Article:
What makes this deck different from Mardu Pyromancer?

Mardu Pyromancer represents another midrange deck in the format playing a slew of early interaction to disrupt the opponent. The namesake cards for the deck being: Young Pyromancer , Bedlam Reveler , and Lingering Souls . These cards represent efficient threats that the deck provides. This is probably the most successful variant of midrange utilizing the early discard strategy that doesn't include green.

What makes the deck stand out is its ability to gain maximal value from faithless looting. Ditching flashback spells to the yard, or discarding instants/sorceries for cheaper Bedlam Revelers. Drift's card "advantage" comes from cycling, so in theory, we have the option to dig further into our deck for answers or threats.

What makes this deck different from Living End?

Living End is the proven cycling deck in Modern, but cycling is the only thing the two decks have in common. Living End is a combo deck based around cycling an arbitrary number of creatures in the early turns, then cast one of its cascade spells. Then they flip the top of their deck until the deck's namesake Living End is found, which basically says 'Swap the battlefield for the graveyard'. Most of the time this will work in the Living End player's favor, as they spent the early game cycling large creatures.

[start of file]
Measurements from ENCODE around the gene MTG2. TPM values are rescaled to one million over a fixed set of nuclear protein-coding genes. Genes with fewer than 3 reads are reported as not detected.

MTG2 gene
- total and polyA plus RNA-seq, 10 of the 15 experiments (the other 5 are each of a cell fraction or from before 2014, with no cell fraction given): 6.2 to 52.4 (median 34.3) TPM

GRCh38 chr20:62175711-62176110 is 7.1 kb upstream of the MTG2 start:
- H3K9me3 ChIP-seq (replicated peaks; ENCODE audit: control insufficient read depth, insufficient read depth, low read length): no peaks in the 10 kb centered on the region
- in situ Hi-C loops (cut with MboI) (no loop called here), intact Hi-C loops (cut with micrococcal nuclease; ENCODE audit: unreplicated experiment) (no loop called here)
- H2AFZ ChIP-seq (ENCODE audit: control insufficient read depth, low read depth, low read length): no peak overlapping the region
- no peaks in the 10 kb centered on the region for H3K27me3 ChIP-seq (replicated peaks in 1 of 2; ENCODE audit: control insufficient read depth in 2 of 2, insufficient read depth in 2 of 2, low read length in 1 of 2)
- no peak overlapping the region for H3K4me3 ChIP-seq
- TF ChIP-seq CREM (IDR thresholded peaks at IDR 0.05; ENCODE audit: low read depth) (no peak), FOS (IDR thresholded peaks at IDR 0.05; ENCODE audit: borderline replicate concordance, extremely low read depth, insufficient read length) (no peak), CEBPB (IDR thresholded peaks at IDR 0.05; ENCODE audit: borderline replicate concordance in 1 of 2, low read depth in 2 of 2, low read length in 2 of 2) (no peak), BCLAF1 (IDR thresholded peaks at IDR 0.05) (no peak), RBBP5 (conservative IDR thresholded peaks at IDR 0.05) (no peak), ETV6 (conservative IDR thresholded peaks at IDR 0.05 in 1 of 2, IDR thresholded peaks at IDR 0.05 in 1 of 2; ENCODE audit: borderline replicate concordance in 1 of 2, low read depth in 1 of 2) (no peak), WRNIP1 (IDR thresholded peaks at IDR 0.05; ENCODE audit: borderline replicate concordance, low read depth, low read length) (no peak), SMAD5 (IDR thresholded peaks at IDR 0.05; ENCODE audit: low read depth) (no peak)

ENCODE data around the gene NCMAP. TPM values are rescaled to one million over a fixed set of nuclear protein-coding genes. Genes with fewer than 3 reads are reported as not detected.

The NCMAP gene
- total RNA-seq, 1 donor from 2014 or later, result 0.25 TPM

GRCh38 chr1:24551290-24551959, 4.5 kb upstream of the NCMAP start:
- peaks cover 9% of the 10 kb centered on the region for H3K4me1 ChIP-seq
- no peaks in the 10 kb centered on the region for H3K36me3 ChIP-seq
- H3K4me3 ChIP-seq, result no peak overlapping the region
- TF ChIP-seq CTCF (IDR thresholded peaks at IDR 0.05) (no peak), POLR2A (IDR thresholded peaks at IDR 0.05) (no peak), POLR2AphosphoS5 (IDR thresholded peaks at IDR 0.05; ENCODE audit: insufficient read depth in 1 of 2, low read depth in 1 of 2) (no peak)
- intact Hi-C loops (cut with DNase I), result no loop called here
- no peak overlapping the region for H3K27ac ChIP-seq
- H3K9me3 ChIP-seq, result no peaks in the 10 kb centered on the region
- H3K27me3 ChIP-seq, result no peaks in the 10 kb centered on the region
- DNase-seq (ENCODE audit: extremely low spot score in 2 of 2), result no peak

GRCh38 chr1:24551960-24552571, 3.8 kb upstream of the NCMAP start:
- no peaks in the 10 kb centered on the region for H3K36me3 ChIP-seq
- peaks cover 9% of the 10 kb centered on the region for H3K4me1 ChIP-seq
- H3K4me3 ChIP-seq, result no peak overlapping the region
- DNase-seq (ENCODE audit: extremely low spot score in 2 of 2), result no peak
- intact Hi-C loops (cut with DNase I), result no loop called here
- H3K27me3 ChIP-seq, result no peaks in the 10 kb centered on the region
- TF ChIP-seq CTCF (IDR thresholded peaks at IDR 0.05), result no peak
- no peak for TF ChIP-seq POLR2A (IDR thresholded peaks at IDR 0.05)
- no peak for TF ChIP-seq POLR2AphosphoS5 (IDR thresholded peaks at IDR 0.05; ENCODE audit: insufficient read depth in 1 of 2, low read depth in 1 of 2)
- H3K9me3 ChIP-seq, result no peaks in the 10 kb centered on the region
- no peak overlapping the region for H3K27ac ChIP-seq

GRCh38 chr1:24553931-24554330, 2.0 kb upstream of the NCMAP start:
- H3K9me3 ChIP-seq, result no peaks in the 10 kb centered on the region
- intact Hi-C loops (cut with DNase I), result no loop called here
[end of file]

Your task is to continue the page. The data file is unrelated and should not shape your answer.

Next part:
Drift utilizes the same mechanic as Living End, but fundamentally our deck is midrange and not combo. We are looking to out value our opponents rather than looking for a big flashy combo win.


Astral Drift : The namesake of our deck. Astral Drift benefits from all of our cycling in the deck, essentially adding the effect: 'Flicker any creature on the board' to any card we cycle. Once it lands on the battlefield we can use it to: protect our own creatures, temporarily remove threats, repeat ETB effects, and abuse game interactions.

Street Wraith : Zero Cost cycler for the low cost of two life. This allows us to save our Siege Rhinos or Knight of Autumns from removal if Astral Drift is on the battlefield.

Edge of Autumn : Early-game mana fixing and ramp but most importantly acts as another zero mana cycler. Our deck runs smoothly at around 4-5 mana, so sacrificing a land to cycle is a great enabler for late game flickers.

Cast Out : One mana cycler which doubles up as a catch all removal spell.